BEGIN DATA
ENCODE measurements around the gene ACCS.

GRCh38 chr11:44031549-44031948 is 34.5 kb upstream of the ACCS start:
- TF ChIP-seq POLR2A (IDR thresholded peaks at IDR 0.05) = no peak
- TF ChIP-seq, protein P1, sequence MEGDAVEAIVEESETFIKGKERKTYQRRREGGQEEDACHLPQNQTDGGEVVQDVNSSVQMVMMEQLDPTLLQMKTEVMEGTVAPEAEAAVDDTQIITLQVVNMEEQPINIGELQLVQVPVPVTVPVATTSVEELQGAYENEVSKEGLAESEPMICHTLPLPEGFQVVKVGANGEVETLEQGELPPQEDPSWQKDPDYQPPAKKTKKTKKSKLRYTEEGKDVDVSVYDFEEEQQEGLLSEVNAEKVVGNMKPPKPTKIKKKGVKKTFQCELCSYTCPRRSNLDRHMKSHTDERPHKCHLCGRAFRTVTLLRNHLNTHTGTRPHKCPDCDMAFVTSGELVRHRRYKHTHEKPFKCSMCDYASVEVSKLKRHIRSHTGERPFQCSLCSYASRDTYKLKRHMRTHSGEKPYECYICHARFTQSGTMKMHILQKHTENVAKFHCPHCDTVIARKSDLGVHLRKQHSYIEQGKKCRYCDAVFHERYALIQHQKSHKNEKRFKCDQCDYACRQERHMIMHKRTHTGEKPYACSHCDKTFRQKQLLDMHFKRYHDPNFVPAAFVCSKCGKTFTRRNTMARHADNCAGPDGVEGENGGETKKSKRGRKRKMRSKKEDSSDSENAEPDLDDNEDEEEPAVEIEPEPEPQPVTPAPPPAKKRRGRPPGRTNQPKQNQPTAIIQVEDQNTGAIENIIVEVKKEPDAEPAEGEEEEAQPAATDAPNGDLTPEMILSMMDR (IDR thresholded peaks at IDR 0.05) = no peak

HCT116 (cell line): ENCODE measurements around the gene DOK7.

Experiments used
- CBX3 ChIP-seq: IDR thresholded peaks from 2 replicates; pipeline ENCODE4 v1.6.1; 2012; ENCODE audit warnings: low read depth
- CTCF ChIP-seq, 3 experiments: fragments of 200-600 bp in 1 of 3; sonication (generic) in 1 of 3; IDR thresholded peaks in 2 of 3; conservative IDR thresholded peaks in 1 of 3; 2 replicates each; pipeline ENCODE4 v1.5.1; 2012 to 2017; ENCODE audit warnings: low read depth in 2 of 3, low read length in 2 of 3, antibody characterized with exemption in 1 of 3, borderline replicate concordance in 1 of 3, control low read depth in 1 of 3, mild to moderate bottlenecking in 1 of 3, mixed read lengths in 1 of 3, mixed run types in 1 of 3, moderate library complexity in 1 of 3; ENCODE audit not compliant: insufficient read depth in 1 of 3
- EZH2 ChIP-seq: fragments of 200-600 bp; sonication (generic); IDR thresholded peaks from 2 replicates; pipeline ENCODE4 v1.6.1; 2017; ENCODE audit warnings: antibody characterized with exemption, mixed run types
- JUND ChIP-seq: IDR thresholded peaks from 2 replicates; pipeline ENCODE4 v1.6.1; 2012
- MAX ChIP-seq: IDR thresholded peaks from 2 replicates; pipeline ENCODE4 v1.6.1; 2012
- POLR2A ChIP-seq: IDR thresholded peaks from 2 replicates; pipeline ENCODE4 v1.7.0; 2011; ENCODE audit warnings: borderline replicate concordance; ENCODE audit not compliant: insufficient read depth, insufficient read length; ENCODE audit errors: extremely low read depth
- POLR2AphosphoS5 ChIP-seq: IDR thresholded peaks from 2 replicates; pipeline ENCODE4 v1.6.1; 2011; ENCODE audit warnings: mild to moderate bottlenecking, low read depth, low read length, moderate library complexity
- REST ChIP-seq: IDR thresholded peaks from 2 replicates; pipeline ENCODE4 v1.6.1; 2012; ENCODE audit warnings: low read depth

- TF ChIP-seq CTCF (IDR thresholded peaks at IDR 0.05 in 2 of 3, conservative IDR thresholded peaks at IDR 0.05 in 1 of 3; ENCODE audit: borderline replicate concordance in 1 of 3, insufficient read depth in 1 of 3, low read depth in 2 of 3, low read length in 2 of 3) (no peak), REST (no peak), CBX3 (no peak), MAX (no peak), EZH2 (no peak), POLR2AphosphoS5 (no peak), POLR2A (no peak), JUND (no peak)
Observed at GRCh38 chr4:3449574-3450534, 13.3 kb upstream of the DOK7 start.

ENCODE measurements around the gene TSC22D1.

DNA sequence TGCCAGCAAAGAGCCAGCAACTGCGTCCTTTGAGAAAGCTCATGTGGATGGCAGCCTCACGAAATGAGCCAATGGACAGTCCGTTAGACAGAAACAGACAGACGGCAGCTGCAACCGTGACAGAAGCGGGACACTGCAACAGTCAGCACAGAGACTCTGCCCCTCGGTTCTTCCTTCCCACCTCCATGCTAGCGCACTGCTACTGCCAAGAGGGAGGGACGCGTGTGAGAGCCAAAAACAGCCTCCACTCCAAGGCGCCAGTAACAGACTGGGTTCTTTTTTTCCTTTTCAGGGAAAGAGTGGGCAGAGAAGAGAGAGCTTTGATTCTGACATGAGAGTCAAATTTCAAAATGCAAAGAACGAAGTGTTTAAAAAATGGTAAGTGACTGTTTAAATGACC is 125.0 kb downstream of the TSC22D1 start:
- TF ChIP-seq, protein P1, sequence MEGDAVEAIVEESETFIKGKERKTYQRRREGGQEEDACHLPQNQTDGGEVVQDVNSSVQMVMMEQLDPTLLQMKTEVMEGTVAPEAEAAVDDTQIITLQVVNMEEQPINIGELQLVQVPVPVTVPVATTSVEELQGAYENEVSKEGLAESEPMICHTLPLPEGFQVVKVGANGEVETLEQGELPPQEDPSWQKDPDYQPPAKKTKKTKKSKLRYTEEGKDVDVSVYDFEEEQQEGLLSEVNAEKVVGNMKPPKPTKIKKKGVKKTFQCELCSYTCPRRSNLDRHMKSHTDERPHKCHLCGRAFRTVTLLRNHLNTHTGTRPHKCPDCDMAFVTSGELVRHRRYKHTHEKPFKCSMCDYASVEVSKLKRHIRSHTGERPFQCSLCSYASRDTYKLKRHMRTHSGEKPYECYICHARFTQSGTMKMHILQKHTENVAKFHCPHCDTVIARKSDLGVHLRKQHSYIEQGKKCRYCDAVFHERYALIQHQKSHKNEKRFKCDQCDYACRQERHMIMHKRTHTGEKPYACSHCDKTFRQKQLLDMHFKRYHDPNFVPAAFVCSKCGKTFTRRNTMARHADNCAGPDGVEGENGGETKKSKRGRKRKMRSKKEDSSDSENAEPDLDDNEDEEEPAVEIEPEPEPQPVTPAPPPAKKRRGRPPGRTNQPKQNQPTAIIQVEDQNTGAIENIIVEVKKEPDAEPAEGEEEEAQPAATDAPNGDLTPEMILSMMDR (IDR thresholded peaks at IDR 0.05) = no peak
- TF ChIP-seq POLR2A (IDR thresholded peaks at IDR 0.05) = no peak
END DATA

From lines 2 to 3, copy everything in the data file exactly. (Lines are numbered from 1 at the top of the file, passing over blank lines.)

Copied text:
GRCh38 chr11:44031549-44031948 is 34.5 kb upstream of the ACCS start:
- TF ChIP-seq POLR2A (IDR thresholded peaks at IDR 0.05) = no peak